European Thinkers The Enlightenment Philosophy
The Enlightenment was a time period of new philosophies and scientific discoveries. Many philosophers had different views on government, human nature and equality. John Locke was an English philosopher, who believed that in natural rights and equality. Thomas Hobbes was an English philosopher, who believed in absolute monarchies and dictatorships. During the Enlightenment, philosophers John Locke and Thomas Hobbes had opposing views on government and equality.
John Locke was on August 29, 1632, in Somerset, England to Agnes Keene and John Locke senior. He grew up to study medicine in school, and eventually he obtained his license to practice. He gained interest in political affairs after starting a friendship with Lord Ashley, Earl of Shaftsbury. When Lord Ashley fled to Holland, Locke accompanied him. During this exile, he wrote most of his important writings. In 1688, he returned to England and began work as a commissioner of trade until 1700. Eventually, he retired and lived in Essex, until he died on October 28, 1704.
John Locke's major works were not published until he was almost sixty. One of his major works was the Essay Concerning Human Understanding. The purpose of this writing was to find out the origin and extent of human knowledge. In this writing he concluded that the source of knowledge comes from experience and senses, thus every man starts off as a blank slate. This means that all men are created equal because they start off with the same lack of knowledge. In another major work, Two Treatises, he attacks patriarchalism and based on natural rights, it frameworks a theory of civil or political society. These books were the product of twenty years of work. In addition, the new idea and perspectives in these essays dominated European thought for no less than two centuries.
John Locke was a social contract theorist and a natural law theorist. He believed that all men were created equal, and where entitled to life, liberty, and property. In his views, the role of government was to serve the people by protecting theses rights and ensuring that. His thinking is that under the social contract, the people give their consent to be governed and give up some of their rights, in order for the government to protect their remaining rights. In the event that the social contract is violated, by the ruler attempting to obtain absolute power, he concedes that the people have a right to kill the rulers and their servants. In his perspective, authorization of the state to use force is meaningless, because it only makes the people confident that the force is just. His beliefs are centered around no one person having absolute power. To avoid having a ruler with absolute power he thought of a system of separation of powers. This format of government ensured that no one person had absolute power and it was later used for the government of the United States.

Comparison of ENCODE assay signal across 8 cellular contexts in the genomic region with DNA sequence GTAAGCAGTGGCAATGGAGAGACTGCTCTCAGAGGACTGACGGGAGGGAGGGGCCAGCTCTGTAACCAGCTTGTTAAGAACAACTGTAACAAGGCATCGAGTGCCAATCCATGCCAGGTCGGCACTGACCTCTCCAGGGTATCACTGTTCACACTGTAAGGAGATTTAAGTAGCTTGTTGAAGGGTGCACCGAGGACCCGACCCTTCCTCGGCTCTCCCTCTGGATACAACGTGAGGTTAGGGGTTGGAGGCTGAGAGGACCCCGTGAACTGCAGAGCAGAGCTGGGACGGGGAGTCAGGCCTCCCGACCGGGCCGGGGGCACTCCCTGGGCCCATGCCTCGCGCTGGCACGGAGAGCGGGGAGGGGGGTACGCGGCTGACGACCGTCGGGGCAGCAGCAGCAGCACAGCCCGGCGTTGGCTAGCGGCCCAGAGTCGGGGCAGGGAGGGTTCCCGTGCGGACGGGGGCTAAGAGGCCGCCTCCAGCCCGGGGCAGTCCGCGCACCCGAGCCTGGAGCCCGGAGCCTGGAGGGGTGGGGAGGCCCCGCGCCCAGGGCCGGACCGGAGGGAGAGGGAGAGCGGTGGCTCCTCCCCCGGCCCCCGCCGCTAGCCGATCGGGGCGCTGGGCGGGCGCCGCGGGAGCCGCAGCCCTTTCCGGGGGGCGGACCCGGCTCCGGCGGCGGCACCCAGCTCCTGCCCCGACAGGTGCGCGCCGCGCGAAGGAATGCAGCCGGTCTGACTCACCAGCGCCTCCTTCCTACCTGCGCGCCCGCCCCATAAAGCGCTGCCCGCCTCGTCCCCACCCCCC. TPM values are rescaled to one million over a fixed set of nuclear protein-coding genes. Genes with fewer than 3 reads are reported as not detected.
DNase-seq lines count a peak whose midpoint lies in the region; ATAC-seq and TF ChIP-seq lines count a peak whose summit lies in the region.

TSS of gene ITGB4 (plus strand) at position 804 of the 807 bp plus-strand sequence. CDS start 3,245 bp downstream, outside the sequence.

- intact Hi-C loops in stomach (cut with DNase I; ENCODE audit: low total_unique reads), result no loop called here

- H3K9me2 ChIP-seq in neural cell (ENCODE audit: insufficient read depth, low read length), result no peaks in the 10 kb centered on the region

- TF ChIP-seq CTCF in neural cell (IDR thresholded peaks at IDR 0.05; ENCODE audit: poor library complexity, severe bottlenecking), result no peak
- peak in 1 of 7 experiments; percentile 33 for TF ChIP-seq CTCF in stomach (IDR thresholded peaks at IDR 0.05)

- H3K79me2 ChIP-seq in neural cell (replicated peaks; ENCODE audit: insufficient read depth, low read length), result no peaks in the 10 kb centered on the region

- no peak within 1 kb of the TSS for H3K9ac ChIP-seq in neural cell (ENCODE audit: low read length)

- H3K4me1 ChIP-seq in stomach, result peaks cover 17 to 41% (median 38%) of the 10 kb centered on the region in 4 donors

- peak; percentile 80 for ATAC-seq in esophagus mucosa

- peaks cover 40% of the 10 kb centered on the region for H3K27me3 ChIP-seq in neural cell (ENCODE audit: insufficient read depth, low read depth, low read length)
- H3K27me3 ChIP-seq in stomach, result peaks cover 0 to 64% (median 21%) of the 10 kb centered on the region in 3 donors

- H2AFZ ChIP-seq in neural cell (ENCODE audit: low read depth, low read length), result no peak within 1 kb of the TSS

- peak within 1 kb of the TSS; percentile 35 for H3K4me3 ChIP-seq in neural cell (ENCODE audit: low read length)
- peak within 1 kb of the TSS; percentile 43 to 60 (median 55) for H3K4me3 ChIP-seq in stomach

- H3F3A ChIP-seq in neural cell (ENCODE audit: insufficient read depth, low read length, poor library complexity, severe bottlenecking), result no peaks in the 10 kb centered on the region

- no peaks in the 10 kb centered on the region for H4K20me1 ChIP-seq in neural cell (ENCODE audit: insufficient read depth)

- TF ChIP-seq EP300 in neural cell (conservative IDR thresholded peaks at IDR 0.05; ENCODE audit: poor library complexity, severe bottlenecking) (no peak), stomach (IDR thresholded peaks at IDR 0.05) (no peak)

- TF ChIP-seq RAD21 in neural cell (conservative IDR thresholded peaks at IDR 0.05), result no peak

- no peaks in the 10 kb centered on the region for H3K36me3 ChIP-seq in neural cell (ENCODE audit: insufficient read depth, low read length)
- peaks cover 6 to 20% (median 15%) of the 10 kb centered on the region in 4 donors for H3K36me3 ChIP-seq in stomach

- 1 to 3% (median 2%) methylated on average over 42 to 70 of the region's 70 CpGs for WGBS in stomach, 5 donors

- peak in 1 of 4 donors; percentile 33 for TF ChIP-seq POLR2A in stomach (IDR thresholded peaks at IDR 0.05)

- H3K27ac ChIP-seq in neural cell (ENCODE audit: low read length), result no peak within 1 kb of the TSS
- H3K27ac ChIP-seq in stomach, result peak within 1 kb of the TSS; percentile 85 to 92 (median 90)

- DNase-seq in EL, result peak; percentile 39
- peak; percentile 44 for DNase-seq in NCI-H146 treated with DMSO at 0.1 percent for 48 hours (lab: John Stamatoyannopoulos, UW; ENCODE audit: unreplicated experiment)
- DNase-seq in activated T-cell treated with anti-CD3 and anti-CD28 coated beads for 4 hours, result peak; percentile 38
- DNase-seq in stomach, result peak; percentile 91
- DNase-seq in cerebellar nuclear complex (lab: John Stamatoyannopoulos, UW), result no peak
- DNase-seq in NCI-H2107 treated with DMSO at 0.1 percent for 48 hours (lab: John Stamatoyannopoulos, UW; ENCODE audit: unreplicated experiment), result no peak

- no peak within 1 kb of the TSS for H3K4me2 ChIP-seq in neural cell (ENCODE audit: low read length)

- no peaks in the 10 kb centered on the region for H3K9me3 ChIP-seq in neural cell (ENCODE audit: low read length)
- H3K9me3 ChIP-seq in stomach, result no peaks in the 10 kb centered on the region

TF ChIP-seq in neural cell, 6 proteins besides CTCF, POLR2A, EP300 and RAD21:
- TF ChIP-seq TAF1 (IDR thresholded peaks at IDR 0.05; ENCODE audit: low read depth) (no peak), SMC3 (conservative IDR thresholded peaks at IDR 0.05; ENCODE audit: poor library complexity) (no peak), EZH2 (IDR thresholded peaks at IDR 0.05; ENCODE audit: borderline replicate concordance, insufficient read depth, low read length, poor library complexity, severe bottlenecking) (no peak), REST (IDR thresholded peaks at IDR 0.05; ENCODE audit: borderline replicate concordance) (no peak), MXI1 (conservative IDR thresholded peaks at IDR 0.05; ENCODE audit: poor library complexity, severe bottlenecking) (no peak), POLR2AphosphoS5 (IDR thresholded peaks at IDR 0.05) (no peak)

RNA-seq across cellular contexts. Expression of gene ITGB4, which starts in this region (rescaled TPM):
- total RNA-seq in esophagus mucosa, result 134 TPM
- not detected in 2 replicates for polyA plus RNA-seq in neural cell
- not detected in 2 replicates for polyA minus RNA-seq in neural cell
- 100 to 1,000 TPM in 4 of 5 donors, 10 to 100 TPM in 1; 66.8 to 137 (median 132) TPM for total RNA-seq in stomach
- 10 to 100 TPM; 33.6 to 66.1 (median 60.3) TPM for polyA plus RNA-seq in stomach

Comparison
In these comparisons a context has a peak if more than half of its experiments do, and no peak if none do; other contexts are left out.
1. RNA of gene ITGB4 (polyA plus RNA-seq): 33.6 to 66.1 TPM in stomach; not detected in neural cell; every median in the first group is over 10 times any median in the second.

Thomas Hobbes was born in Wiltshire, England, on April 5 1588.
John Locke and Thomas Hobbes are both natural law theorists and social contract theorists, but their ideas have very few similarities. They have the similar belief that men create a government, thus entering into a social contract because it is in their best interest. In this social contract, they give up some of their rights in exchange for the protection of their remaining rights. The other similarity between them is that they both believe that in a state of nature men are all equal.
Locke and Hobbes have many differences in ideas. In the state of nature, Locke believes that there is a state of relative peace, while Hobbes believes that it is a state of war. John Locke concludes that by human nature, the instinct of man is to be good, but flawed. He believes that they are capable of governing themselves by restraining their flaws. Thomas Hobbes concludes that by human nature, the instinct of man is to be evil, greedy and competitive. This leads him to believe that they cannot govern themselves and they require external control. The job of the state is to ensure justice in Locke's views. Hobbes' view is that whatever the state does is just, and society must simply follow the ruler. In addition, Locke believes that the people have the right to alter or abolish the government if the laws of nature are violated by a representative. Hobbes opposes this belief saying that men have no right to rebel because men will revert to a state of war if the government is removed because it is not in their self-interest. In the opinion of Hobbes you give up your life to the government in return for your life, on the contrary, Locke believes men are born with natural rights.
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